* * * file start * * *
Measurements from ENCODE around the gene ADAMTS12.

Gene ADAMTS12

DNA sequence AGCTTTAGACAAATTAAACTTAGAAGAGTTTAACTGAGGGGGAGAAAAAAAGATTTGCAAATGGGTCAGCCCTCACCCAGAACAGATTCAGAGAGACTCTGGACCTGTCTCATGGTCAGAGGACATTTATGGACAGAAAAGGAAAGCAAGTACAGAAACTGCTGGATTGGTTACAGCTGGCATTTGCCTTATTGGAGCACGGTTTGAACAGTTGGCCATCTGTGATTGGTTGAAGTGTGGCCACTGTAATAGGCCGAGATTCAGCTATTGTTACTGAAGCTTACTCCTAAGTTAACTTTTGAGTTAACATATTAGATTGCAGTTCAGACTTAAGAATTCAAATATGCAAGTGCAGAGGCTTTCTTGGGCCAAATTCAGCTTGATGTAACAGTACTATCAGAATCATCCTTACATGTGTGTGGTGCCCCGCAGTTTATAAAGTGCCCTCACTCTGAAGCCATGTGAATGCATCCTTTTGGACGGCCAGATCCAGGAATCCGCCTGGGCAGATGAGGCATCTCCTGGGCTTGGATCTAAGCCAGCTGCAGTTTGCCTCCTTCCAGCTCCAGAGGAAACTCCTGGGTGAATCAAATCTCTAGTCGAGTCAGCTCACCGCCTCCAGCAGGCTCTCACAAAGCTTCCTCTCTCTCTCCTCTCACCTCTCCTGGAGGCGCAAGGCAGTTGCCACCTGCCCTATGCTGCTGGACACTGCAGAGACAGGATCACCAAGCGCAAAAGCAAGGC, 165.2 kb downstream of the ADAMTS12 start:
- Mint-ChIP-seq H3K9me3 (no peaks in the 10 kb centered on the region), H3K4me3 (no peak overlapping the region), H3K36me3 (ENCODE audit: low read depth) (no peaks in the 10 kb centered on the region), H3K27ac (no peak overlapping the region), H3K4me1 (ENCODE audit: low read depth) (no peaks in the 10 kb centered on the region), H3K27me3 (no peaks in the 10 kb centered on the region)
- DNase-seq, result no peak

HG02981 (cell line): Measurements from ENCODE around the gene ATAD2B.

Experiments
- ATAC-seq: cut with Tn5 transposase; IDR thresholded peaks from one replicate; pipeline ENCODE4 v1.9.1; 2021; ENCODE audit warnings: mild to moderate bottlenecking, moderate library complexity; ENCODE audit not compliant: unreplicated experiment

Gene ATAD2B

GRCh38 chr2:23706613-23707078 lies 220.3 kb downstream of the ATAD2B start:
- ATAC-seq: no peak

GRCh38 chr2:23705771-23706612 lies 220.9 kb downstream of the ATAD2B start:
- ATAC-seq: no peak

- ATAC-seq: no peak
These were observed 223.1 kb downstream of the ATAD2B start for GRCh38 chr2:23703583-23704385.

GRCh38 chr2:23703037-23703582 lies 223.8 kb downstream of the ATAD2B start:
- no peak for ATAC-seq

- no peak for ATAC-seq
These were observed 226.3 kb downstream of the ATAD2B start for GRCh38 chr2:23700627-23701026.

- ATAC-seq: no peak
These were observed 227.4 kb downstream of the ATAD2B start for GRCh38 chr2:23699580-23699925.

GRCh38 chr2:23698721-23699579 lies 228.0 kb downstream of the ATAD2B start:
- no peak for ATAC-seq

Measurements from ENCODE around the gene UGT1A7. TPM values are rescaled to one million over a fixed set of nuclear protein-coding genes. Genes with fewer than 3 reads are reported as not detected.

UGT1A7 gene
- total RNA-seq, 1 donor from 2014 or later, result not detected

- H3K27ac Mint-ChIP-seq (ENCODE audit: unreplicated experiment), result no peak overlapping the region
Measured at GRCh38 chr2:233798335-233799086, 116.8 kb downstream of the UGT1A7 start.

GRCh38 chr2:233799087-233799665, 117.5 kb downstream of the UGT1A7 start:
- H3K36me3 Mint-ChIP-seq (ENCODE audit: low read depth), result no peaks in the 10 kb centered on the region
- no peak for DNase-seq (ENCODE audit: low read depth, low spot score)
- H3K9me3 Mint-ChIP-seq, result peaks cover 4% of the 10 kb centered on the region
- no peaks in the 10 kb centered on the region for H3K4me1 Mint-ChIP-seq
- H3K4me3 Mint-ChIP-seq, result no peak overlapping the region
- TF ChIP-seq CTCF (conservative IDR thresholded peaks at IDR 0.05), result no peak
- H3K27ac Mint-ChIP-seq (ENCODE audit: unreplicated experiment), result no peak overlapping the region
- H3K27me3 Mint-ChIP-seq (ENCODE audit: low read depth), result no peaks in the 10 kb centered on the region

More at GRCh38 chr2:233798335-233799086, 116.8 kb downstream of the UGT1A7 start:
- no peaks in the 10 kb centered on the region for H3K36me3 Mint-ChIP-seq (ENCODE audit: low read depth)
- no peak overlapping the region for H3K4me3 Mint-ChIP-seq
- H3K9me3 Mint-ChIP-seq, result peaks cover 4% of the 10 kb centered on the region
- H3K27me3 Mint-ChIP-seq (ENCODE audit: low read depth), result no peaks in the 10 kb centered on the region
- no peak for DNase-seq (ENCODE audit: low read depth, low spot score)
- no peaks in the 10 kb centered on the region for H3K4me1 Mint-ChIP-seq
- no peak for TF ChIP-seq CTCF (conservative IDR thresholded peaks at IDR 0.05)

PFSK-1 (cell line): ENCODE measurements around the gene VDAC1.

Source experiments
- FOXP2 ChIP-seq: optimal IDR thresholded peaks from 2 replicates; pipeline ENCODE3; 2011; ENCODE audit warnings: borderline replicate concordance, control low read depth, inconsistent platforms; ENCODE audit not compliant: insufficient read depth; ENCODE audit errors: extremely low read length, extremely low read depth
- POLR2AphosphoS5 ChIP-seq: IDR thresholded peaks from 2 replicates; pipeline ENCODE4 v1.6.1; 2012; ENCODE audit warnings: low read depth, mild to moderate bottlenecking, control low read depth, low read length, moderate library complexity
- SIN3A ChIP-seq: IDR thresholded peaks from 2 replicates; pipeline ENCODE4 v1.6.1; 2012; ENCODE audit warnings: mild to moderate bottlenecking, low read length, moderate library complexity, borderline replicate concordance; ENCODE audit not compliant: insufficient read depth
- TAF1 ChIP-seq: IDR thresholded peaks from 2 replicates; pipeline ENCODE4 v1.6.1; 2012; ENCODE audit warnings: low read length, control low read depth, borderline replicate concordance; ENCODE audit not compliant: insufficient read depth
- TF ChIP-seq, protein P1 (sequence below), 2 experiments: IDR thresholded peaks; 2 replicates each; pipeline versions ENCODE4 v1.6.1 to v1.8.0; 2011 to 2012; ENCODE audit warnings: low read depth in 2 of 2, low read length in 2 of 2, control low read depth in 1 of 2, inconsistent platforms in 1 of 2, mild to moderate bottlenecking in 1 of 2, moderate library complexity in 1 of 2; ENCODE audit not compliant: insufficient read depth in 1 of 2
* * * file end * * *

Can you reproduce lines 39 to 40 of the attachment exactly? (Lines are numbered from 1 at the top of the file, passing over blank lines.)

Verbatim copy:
- no peaks in the 10 kb centered on the region for H3K36me3 Mint-ChIP-seq (ENCODE audit: low read depth)
- no peak overlapping the region for H3K4me3 Mint-ChIP-seq